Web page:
Digging Ditches Rocks
A story about service learning and Freshman College
“You want the rainbow on the end of the planks to face down.” These are the useful words our German friend Phillip guided us with when we began installing boards to build a deck. He explained that laying the planks this way prevents the boards from cupping when it rains. Then Phillip explained to me and one other classmate the plans for that morning, which included building a small deck on the side of one of the houses.
My first thoughts when the site director told us that we would be building a deck that morning were, to say the least, not pleasant. My memories from watching my dad build our back deck were of him baking in the hot sun, a lot of swearing, and nails being strewn all over the place. I would soon come to find my experience building a deck were very similar.
I have to say, one of the biggest misconceptions I had going into this summer was the level of difficulty involved in hammering nails. It’s not easy at first, and this is where much of swearing involved with construction happens. If you use too much power you lose accuracy, and you might miss the nail and hammer the board, or your own finger. Even worse, if you start hitting it at angle the nail will bend and you have to pull it back up.
We went nail by nail, board by board, and once we got into a rhythym we actually started to make some progress and the deck started to come together. The more we hammered, the more I began to enjoy the process. If there’s one thing I learned through Habitat it’s that one of the most satisfying feelings is hammering a nail perfectly into a board. Hitting the nail squarely on its head, then watching it sink into the board, what a rush.
Before I knew it, everyone was standing a couple houses over getting ready to take our group photo then leave. Time flies when you’re having fun. I stood up and looked at the progress we made that morning. We didn’t complete the deck, but we nailed most of the floor boards down, and damn we did a good job. As I was looking over our work I started to understand why people devote so much of their time to volunteer work, especially Habitat for Humanity. It feels good to work with your hands. Building and working on different parts of a house gave me a sense of accomplishment once we were done, and it was cool to learn something new and get a little dirty.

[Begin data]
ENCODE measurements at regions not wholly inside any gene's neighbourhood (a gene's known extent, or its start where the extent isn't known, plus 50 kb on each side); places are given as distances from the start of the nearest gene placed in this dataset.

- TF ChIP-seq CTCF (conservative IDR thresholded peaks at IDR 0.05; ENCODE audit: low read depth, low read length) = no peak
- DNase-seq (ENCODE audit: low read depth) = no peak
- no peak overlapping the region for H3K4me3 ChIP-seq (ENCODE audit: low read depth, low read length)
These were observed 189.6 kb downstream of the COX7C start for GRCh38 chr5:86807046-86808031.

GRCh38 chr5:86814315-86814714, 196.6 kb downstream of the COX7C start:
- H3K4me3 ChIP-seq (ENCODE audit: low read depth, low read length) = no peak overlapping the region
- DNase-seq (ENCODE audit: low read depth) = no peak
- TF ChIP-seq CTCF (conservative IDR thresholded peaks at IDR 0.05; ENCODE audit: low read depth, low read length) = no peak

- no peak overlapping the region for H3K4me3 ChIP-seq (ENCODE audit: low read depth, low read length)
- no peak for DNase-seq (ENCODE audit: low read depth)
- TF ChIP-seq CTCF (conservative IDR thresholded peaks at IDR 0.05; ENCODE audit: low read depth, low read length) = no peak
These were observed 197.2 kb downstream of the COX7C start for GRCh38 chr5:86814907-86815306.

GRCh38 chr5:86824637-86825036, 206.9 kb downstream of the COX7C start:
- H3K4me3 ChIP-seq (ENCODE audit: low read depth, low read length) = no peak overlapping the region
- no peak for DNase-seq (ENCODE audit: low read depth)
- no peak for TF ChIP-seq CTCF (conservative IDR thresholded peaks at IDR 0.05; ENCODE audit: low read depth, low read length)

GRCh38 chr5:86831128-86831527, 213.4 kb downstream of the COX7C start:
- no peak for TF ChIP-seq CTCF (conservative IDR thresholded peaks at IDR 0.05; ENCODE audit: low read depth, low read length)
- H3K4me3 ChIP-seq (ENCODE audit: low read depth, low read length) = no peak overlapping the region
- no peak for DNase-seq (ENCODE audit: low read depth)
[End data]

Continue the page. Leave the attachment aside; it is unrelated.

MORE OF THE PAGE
Many of the different jobs we did while working with Habitat came with this sense of accomplishment, except digging ditches. Digging ditches sucks. All jokes aside, I’m glad our service project was working with Habitat for Humanity. The older directors were hilarious, they advised us to swear while we worked and taught us different skills. I also had a lot of respect for the Germans, Phillip and Miro, who were probably there every day, I was beat after each morning session.
However, the most important reflection isn’t about us feeling accomplished, or that we used power saws and hammers. The most important part of our service work was that we were able to do something for someone other than ourselves. The director’s words at the end of each day about how much the neighbors appreciated the work they did, and how much of an impact they had, really resonated with me. For this reason, the next time I find myself doing involuntarily doing volunteer work, I will go in with an open mind and make the most out of my time.
This sentiment is something I found to be true throughout my experience at Freshman College. This is what I think an important part of college is, opening up your mind to new experiences and making the most of your time. New people, new places, new ideas, new subjects, and new experiences. There’s so much to be had in this city and at this time in our lives, the only way to make the most out of your time is to proceed without preconcieved notions and a willingness to try something new.
Before I moved into Freshman College, I had never met someone from Bainbridge, Georgia, or Albany, or Newnan. I thought I knew lots of people from different places, but I soon came to find that I had never even heard of some of these places or counties that some of my new friends are from. One thing I can say about Freshman College, is that my knowledge about the geography of Georgia has increased substantially.
As I met more people I came to learn that, while many of these people grew up similarly to me, at the same time many of them did not. They might be from a smaller town where the norm to them, is strange to me. Some people didn’t grow up knowing someone who wore a hijab, or someone who was Jewish. This made me realize that even though the students in Freshman College share many similar attributes, we all have our differences as too. These differences become less important the more we connect over what makes us alike.
However, when we look back on this month, one thing we probably all agree on is that we’re glad we came to Freshman College. All the late nights, early mornings, ditch digging, and homework were worth it. It was worth it to learn our way around the campus, worth it to earn six credit hours, and worth it to learn how quick a college class can go. Coming to Freshman College was certainly worth it to have met some of the kindest, smartest, and most fun people I’m glad to call my friends. And for this, I’d do this crazy month all over again, except the ditch digging.